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Leg spasms occur when a muscle in the leg, usually the calf, suddenly tightens involuntarily, causing a sensation sometimes called a charley horse. Leg spasms, or leg cramps, can be painful and momentarily debilitating, but usually resolve on their own with little or no treatment. Sometimes spasms can be the result of improper exercise, a dietary deficiency, or dehydration. Cramps and spasms also can be caused by medication side effects or an underlying medical condition, but many have no discernible cause.
Leg spasms can result from the overuse or repetitive use of a muscle, such as while bicycling or doing squat exercises. Drinking too little water during or after exercise can also cause leg cramps, especially when running or jogging on a hot day. A lack of magnesium, potassium, or calcium can also trigger cramps, and medications that deplete potassium levels, such as high blood pressure prescriptions, can cause leg spasms.
Painful leg cramps and spasms have a variety of medically-related causes as well. For example, spinal stenosis, a compression of the spinal cord, can cause leg spasms due to inadequate nerve conduction. Another spinal condition called sciatica compresses the large sciatic nerve that runs from the spine down the leg, which can cause a charley horse in the calf and cause spasms. Certain neurological disorders, such as Multiple sclerosis, cerebral palsy, and muscular dystrophy, can also cause leg spasms and uncontrollable twitching. Reduced blood flow to the legs, often cause by arteriosclerosis, can cause leg pain while walking. Other medical conditions that can contribute to spasms include anemia, diabetes, hypothyroidism, and hypoglycemia.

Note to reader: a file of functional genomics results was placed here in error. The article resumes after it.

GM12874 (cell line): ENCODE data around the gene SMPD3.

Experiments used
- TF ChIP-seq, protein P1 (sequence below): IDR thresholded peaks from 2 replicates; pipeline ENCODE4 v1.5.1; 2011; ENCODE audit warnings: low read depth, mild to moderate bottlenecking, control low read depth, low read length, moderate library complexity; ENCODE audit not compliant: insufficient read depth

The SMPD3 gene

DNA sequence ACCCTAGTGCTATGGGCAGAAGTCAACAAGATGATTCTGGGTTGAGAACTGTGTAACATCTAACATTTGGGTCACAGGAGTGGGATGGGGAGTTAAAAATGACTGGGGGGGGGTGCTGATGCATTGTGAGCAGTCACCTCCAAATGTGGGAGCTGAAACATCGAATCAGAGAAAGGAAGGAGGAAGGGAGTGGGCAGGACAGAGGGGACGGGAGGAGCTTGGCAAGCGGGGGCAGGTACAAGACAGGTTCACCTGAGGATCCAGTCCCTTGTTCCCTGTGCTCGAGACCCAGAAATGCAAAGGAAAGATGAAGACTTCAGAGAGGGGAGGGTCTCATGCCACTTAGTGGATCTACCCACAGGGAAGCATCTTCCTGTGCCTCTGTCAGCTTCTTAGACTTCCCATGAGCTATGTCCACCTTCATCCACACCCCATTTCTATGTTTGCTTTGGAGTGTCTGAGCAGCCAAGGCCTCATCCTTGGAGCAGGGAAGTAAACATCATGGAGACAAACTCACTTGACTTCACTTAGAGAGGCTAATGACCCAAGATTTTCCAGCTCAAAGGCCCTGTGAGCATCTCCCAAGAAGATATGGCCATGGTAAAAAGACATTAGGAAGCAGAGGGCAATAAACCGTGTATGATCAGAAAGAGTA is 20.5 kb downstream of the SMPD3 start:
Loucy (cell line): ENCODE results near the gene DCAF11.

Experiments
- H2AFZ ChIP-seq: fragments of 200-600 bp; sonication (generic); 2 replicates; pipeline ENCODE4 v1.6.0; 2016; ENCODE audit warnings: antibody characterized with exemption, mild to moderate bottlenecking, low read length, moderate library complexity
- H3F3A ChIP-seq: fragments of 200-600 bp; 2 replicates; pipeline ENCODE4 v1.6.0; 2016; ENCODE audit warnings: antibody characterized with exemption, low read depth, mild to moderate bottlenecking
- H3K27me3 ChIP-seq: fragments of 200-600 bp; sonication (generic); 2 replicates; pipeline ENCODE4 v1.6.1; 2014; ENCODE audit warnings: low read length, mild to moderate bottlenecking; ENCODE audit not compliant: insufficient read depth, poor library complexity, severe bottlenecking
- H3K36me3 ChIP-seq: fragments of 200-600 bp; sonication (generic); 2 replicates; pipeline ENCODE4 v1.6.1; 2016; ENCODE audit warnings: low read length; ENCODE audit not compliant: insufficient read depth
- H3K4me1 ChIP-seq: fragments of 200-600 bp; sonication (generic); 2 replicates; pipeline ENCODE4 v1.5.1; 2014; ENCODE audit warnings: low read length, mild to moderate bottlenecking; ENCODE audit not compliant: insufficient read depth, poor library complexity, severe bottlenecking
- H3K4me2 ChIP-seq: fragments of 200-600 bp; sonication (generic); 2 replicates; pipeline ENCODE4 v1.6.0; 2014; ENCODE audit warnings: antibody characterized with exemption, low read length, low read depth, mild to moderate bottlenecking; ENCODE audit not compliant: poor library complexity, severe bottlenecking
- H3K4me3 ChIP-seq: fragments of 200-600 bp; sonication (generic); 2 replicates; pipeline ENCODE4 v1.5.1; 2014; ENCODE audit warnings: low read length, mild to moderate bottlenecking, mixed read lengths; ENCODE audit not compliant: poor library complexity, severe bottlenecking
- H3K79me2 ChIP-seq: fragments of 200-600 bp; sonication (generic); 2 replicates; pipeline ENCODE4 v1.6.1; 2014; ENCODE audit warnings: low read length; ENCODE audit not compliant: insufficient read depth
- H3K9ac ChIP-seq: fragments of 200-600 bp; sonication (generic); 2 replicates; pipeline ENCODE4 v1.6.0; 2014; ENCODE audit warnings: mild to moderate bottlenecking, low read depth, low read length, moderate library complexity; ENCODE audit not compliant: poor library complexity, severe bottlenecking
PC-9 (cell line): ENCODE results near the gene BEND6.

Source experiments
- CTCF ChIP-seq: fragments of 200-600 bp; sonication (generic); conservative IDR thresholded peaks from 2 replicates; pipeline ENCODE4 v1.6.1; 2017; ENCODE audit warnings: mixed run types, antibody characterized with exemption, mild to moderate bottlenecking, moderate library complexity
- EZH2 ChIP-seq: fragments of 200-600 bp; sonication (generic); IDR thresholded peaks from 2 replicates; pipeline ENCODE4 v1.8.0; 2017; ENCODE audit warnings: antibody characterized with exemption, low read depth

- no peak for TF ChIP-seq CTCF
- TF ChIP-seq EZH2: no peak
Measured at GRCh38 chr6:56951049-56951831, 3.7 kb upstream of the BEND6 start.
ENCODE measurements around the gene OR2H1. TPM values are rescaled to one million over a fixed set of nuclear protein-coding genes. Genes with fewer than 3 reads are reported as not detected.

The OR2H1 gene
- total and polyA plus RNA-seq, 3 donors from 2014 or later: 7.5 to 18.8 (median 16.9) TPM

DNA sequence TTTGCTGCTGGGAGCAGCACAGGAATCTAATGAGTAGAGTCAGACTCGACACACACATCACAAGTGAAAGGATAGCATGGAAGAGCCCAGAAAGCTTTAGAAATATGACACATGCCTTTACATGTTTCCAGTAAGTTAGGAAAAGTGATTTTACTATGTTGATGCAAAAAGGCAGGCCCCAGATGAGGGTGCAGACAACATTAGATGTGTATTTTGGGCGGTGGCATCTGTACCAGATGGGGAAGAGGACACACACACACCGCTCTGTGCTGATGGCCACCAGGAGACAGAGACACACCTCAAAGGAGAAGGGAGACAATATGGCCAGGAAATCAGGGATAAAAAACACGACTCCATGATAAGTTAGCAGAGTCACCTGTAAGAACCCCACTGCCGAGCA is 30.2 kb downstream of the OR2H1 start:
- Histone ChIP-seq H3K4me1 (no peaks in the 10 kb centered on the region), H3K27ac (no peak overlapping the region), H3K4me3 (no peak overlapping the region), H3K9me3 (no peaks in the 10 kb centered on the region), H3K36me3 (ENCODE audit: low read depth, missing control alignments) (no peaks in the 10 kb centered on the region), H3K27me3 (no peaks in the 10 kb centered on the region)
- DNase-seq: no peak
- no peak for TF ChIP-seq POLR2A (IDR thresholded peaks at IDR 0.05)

Though a physician may prescribe a muscle relaxant if leg spasms are regularly disturbing a person’s sleep, stretching and applying heat and cold are the most frequently recommended treatments for alleviating leg cramps. For example, during a calf spasm, stretching the leg out and pulling the toe toward the head will stretch the cramped muscle and help eliminate the spasm. Massage can also assist the muscle in relaxing the contraction. Applying a heating pad to the affected area, followed by an ice pack, can reduce leg pain as well.
Prevention generally is the key to eliminating leg spasms provoked by exercise. Fitness experts often recommend stretching before exercising to warm up the muscles. It also is recommended to drink plenty of water before, during, and after intense exercise. For spasms due to spinal stenosis or sciatica, walking slightly bent over to relieve the stress on the spinal cord or sciatic nerve may provide some relief. Stretching before going to bed may help prevent leg cramps during sleep.